So fish turn out to be fishy after all. That’s no surprise to the many Britons who are funny fish about eating the damned things unless they’re smothered in batter and deep fried. As I said recently, my girls and I did just that last weekend, and delicious it was too.
News that mislabelled fish has found its way into our food chain was coming ever since the horse meat scandal first blew up. Across Europe, up to one third of the fish products tested was not as claimed on the packet or menu. Seven per cent of cod and haddock turn out to be different, cheaper fish like pollock. It’s particularly bad when it comes to processed fish products like fish fingers and fish cakes.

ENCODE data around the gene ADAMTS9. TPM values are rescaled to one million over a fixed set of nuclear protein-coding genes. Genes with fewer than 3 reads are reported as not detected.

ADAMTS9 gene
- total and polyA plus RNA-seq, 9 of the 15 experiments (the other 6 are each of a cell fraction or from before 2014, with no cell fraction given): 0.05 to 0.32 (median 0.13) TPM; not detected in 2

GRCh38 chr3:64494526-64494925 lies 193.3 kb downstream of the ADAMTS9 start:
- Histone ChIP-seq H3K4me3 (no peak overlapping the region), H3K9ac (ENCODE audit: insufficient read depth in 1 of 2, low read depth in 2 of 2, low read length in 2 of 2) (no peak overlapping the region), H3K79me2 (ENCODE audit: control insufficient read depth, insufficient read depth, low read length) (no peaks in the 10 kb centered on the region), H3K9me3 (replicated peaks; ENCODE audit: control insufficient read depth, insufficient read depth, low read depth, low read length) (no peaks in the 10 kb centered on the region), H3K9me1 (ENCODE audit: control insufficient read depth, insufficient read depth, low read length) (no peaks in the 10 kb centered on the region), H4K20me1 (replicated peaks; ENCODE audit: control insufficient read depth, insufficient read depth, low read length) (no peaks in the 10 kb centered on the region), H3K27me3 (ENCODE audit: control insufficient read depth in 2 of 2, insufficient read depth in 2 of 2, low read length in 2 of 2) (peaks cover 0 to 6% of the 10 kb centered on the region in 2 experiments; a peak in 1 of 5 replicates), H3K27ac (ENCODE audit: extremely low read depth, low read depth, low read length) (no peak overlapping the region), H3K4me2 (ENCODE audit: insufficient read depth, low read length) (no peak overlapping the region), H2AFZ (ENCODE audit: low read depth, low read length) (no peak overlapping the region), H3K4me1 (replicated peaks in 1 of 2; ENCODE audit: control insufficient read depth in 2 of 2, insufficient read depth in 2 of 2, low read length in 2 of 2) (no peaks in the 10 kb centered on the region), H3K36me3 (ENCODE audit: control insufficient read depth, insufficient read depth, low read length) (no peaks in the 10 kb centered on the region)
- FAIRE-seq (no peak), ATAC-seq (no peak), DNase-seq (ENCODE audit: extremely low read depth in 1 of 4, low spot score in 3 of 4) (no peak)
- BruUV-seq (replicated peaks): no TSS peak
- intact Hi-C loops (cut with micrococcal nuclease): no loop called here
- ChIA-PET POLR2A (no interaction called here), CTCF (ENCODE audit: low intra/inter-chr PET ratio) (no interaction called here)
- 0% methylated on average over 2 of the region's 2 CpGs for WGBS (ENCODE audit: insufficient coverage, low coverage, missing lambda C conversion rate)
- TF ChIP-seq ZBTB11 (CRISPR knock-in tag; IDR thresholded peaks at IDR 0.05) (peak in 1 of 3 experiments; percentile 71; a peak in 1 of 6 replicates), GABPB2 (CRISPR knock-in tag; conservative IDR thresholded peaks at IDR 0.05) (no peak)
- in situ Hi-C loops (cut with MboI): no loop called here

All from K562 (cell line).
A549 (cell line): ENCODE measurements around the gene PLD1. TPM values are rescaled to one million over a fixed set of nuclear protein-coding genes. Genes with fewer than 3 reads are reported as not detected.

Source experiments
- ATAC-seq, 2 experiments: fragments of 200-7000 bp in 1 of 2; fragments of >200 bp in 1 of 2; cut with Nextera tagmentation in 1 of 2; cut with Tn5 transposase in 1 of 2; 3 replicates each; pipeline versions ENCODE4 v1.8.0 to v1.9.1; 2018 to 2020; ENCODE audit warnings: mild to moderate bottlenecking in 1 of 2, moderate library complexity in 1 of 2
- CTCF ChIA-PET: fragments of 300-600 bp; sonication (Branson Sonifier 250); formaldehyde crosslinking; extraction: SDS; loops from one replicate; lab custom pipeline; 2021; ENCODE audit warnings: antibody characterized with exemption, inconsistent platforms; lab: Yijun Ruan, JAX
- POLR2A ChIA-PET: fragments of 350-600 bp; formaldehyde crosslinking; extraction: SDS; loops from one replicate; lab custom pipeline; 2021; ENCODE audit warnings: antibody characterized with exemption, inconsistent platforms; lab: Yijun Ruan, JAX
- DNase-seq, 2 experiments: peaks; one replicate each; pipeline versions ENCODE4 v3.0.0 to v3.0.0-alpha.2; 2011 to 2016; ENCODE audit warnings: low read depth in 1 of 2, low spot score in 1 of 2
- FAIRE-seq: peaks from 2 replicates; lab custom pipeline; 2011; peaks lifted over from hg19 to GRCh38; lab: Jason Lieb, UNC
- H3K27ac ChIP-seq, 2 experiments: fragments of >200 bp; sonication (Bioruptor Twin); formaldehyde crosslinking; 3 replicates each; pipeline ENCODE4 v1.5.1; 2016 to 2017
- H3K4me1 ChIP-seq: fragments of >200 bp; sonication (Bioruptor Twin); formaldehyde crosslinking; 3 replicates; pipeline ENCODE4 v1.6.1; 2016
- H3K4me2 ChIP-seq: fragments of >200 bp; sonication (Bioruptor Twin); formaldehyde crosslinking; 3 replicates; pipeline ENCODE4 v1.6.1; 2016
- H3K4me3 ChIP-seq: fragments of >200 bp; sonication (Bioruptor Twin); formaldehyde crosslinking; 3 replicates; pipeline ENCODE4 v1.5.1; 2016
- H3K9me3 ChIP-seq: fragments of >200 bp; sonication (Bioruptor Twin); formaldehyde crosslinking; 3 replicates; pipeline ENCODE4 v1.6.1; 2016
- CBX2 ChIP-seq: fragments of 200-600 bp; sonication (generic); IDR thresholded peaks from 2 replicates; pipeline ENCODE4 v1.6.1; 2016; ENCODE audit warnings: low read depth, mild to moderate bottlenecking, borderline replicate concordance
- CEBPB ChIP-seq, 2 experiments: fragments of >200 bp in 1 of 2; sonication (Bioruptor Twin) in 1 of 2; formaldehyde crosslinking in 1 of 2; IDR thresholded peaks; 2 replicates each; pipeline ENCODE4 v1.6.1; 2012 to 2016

It’s hardly surprising in a world where Scottish smoked salmon is not guaranteed to come from Scotland, but could be from Norway. For the “real thing” you need to buy smoked Scottish salmon. Or that reassuringly Scottish-sounding fish under the M & S Lochmuir brand can come from all over, as there is no such place as Lochmuir. Oh, organic absolutely does not mean not farmed.
Our problems with fish run deeper still, even once we’ve got beyond whether species like sea bass are sustainable. Even healthy eaters turn their nose up at delicious, simply grilled trout or mackerel, let alone sardines or whitebait. Too many fear bones and scales, which can be so easily dealt with. Others shun fish that look like fish, such as whole trout.
Although sushi is beginning belatedly to gain a foothold, for a nation surrounded by seas we really need to learn to become more adventurous than battered haddock and canned tuna.Reuse content